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The South African Lipizzaners Development Programme

Equilife was proud to attend the launch of the South African           Lipizzaners Development Programme, held at the SAL headquarters in Kyalami on the 6th May. Chairperson Heather Partner welcomed everyone with an introduction to the vision, as well as the necessity thereof, that has had life breathed into it through the generous sponsorship of First Rand Limited.

Equestrian sport in South Africa has rightly been labelled as elitist for many years, despite the fact that between all of the factions they are one of the biggest employers of people of colour. Transformation has lagged behind sadly with almost no development riders in the ring, let alone at high level, to a point that we stand to lose all support of national committees if there is not fundamental change in diversity and more opportunities being made available across the board.

Enter MD and head trainer at the SAL, Adriaan van Wyk’s programme, a dream to transform the non-profit organisation of the Lipizzaners – a place where students have always had to pay their own way – into a top-class development and training facility for under-privileged aspiring learners. His tenacity lured Sam Moss and Sifiso Mthembu from First Rand Limited into backing his radical proposal:
Firstly, there has been a thorough upgrading of facilities at the SAL. Ramshackle rondawels have been converted into living facilities for the students – a residential programme is far easier to run as the students are more cared for, supervised, transportation worries are eliminated, and they have access to all aspects of horsemanship (including the 2am colics!). The students have been absorbed into the SAL riding and training programme, where they interact with the schoolmaster stallions on the ground and under saddle, whilst also writing tests and assignments to ensure their horsemanship is rounded and complete. These skillsets mean that at the completion of the ten-month course, we have a degree of education which equips the student to enter the industry in a variety of careers and make a meaningul impact, allowing the next wave of students to take their place in the programme, for at least the next three years that First Rand Limited has committed to. With more inclusion and exposure, the programme will get more coverage, and be beneficial to more riders!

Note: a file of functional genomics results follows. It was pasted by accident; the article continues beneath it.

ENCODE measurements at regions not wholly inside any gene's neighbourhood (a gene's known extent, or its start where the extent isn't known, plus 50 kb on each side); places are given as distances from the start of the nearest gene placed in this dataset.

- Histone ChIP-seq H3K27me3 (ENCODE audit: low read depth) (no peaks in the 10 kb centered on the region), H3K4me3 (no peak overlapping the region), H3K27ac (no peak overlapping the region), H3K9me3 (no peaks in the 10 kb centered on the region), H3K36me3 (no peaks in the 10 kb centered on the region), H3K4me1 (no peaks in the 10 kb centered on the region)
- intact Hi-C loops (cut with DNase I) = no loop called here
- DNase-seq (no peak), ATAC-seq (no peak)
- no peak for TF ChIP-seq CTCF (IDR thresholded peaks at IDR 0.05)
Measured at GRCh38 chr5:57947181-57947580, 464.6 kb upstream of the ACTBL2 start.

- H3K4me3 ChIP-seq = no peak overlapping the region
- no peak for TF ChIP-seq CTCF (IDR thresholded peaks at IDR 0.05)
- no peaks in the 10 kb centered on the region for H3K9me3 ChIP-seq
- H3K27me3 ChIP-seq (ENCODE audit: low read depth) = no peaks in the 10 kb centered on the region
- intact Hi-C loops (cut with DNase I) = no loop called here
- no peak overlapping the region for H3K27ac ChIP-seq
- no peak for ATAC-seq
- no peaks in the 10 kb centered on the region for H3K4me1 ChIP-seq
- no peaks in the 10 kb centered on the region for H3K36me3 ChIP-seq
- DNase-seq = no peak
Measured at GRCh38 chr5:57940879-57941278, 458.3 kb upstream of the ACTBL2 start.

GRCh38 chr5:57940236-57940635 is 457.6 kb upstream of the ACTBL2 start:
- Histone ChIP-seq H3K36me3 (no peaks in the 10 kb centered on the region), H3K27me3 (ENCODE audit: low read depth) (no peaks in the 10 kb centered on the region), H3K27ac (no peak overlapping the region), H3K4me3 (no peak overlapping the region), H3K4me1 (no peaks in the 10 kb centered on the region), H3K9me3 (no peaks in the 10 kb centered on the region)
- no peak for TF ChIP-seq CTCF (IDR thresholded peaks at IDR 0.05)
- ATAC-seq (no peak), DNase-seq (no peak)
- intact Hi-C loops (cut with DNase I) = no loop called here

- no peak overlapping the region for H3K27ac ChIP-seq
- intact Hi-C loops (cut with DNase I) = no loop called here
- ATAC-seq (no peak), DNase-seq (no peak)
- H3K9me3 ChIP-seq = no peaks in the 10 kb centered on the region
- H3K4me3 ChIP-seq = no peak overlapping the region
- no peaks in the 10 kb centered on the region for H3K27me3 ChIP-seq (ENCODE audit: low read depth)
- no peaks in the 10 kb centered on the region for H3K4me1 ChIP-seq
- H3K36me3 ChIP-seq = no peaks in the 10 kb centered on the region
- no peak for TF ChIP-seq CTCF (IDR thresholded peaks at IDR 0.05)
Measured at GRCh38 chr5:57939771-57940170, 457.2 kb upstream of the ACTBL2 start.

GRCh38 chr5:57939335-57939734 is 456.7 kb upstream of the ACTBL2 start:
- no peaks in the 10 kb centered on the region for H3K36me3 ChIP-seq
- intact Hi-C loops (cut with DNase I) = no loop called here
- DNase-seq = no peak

The long term positive effect of this is undeniable: Olympic aspirations will be realised under fair quotas, empowered people will empower the next generation, sponsors get invigorated, and a mechanism for social and sporting upliftment is created… the responsibility now lies with the riding community to see this initiative through. Supporting the programme by hiring the students, furthering their education, and encouraging others under our umbrella to further themselves, means that the industry gets set on a steep curve for growth that we so desperately need. A good example of someone already making waves in the industry is Shepherd Zira, a groom’s son who has been taken under the wing of international showjumper Ronnie Healy. This promising young rider is turning heads, and is included in the development programme as a mentor to the other students. Under the programme we will soon see Shepherd producing his own string of competition horses for the jumping arena, riding in the Lipizzaner performances on Sundays, and creating an empire of his own.